<i>Illustration: Karl Hilzinger</i>

Beat that … regulation of private health insurance premiums could undergo a review. Illustration: Karl Hilzinger

Leading health fund Medibank has called for ''lighter touch'' regulation of premiums, arguing that allowing insurers to compete more freely on price would help rein in future increases. Consumer groups, however, remain to be convinced.

The reform proposal comes amid a series of changes to government incentives that mean the costs of private health insurance (PHI) are rising more than usual for some.

Each year, health funds must seek permission from the federal government to increase premiums.

The Minister for Health usually decides most applications in February, with increases to apply from April.

These applications are being filed now, with an average annual increase of 5 per cent believed to be on the cards for 2013 for the third year running.

A report authored by Deloitte Access Economics for Medibank says this approach offers funds ''herd protection'' - premium increases tend to cluster around a tight average, it says.

In addition, denied an incentive to compete on price, funds respond by competing on product offerings, only to confuse people with a plethora of policies, and with all sorts of limitations and exclusions.

''The current system that governs the way private health funds set their prices isn't consistent with best practice,'' the head of policy and regulatory affairs at Medibank, Jane French, tells Weekend Money.

''Currently, all funds put their prices up at the same time each year and these increases are generally tightly clustered around an average increase,'' French says.

''This system doesn't offer consumers a great deal of choice and doesn't promote competition between funds.''

The Deloitte report favours a ''price monitoring'' approach that puts private health insurers under the watch of a body such as the Australian Prudential Regulation Authority, rather than the minister.

It says this sort of approach would encourage funds to be more cost-efficient, resulting in lower premium increases than might otherwise emerge.

And the government would still be able to re-exert price control if it became necessary.

The report carries the imprimatur of former Australian Competition and Consumer Commission chairman, Allan Fels, who provides its foreword.

Fels says the goals of the current regulatory arrangements are ''laudable'' but the arrangements ''may have the unintended consequence of inducing greater increases in premiums than would otherwise occur''.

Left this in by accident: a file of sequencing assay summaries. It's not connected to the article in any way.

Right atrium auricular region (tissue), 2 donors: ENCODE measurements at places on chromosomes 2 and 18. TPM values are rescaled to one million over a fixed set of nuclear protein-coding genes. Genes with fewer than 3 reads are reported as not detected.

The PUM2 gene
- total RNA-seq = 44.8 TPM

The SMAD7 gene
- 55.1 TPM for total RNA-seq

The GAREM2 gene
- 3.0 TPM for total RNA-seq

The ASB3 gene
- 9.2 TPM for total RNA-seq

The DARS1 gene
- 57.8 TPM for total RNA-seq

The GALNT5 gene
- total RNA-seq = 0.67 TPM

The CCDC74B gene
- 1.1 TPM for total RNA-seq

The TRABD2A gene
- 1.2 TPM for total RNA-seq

''There is, in my view, great merit in having the discussion the study seeks to start,'' Fels says.

''Having reviewed the report, it does seem clear that a more light-handed approach to price regulation would be warranted.''

Consumer group CHOICE says it supports any move that would ultimately result in more affordable health insurance.

''But it's far from clear that a complete scuttling of controls on premium increases would have this effect,'' spokeswoman Ingrid Just says.

''The private sector has a habit of pushing hard for deregulation on the grounds that increased competition will benefit consumers, but often it turns out that the profit motive is the real driver. CHOICE supports an independent review of the current regulatory framework in principle, as long as the review includes robust consumer representation and input.''

She says the current system works quite well.

For example, this year the minister asked 24 of 34 health insurers to resubmit their applications with further evidence to justify their requested increases. Seven of the 24 funds subsequently reduced their premium increases.

The chief executive of Consumers Health Forum, Carol Bennett, says many people are finding continued premium increases hard to manage.

Australians now spend on average $195 a month, or $2340 a year, for combined hospital and extras health insurance, according to researcher CoreData.

''For consumers, this is not necessarily the best model, and looking at other models is a good idea,'' Bennett says. ''But you have to do that with consumers.''

Groups such as the Consumers Health Forum were not consulted for the Deloitte report.

''We have to be sure that we don't lose the consumer protections that are built into the current system,'' she says.

''Yes, we are happy to look at alternatives, but let's ensure these alternatives protect consumers - and to do that you have to have consumers involved in the process of redesigning and administering the new system.''

In July, the government started means-testing the private health insurance rebate, so that the subsidy tapers off for people earning more than $83,000 a year (or $166,000 for a couple or family).

The 30 per cent tax rebate drops to 20 per cent for individuals (under 65) who earn between $83,000 and $96,000, and to 10 per cent for people on $96,000 to $129,000, after which it cuts out.

Last month, the government also announced that from 2014 the rebate would be linked to consumer price index inflation, not directly to health insurance premiums.

That will reduce the subsidy the government pays because general inflation is lower than health insurance inflation.

An independent comparison of the coverage and costs of individual insurance products can be found at privatehealth.gov.au.